Synthetic Rubber

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During World War II, the United States experienced a rubber shortage. While the United States had access to naturally occurring rubber in Africa and Central and South America, most rubber imported to the United States came from Asia. Japan, one of the United States' enemies in World War II, controlled much of Asia and prohibited rubber exports to the United States. The United States military needed rubber for numerous reasons during the war, especially for truck, airplane, and jeep tires.

During World War I, Germany had manufactured synthetic rubber. Synthetic rubber required no natural occurring rubber, and it proved to be more durable than its natural equivalent. Manufacturers created synthetic rubber by mixing oil, acetylene, coal, natural gas, and other items together. Germany manufactured synthetic rubber during the war because the country's enemies succeeded in cutting off German access to natural rubber. Upon World War I's conclusion, synthetic rubber remained too costly to justify its continued production.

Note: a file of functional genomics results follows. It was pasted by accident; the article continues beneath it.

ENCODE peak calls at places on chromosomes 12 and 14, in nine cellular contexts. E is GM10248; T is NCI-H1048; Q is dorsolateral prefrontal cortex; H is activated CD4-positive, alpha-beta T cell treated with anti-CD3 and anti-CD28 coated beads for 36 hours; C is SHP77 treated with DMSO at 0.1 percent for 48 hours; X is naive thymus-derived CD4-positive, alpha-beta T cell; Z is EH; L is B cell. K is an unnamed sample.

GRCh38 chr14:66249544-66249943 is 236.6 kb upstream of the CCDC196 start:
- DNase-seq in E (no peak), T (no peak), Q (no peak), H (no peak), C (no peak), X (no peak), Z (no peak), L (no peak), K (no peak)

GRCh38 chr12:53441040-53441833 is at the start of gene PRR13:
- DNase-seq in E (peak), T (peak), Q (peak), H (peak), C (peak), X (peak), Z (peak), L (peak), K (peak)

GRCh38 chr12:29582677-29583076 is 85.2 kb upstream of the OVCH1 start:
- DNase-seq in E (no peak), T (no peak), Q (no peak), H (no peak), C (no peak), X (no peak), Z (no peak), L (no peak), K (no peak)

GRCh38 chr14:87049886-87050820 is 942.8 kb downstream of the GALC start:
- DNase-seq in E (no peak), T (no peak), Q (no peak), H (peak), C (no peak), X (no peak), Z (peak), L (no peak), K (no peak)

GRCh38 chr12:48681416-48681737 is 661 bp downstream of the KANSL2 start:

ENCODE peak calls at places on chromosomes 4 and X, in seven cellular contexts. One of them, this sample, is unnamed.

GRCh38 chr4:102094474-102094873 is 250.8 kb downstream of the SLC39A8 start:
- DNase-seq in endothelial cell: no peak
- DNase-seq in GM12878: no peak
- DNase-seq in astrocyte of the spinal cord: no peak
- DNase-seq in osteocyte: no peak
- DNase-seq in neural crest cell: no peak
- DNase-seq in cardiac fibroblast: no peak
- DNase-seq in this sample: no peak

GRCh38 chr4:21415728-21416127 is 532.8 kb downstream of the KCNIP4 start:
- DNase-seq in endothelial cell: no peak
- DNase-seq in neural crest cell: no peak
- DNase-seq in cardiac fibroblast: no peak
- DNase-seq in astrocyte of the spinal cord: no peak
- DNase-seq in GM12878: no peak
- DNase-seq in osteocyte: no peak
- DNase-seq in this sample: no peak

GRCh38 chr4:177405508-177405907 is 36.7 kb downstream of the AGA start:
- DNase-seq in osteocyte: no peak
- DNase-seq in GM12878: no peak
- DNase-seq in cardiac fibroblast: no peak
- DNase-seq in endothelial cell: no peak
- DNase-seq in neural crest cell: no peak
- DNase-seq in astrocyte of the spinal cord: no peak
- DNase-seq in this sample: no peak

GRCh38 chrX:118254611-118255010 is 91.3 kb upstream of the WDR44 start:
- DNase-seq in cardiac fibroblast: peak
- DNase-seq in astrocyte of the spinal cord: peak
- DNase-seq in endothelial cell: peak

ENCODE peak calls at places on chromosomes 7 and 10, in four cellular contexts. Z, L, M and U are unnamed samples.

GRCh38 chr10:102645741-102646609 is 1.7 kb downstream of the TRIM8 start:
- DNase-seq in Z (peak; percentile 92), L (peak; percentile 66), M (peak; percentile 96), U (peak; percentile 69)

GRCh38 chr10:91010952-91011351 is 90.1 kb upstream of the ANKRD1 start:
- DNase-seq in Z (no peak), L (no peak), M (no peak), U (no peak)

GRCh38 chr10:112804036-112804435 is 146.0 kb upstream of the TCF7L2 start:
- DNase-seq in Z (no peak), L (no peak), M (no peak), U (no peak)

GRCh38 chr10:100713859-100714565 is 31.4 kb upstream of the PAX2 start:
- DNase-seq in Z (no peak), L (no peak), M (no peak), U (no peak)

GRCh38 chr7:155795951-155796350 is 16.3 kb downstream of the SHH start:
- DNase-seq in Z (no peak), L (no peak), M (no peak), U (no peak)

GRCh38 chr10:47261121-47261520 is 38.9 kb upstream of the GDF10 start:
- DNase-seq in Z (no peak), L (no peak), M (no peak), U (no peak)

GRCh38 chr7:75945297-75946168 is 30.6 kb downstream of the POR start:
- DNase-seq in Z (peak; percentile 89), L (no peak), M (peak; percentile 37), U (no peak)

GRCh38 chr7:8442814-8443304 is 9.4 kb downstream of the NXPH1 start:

During the late 1920s and early 1930s, scientists made tremendous advances in synthetic rubber's production. By the start of World War II, synthetic rubber's manufacturing cost had declined dramatically, but it still proved to be more expensive than natural rubber. With the shortage of rubber in the United States during World War II, businesses in the U.S. still had to switch to synthetic rubber to meet the country's needs. Akron, Ohio, tire companies, including Goodyear Tire and Rubber Company and Firestone Tire and Rubber Company, took the lead in developing synthetic rubber products, ending the United States' dependence on foreign rubber. Upon World War II's conclusion, these same companies began to produce synthetic rubber items for peacetime use as well.

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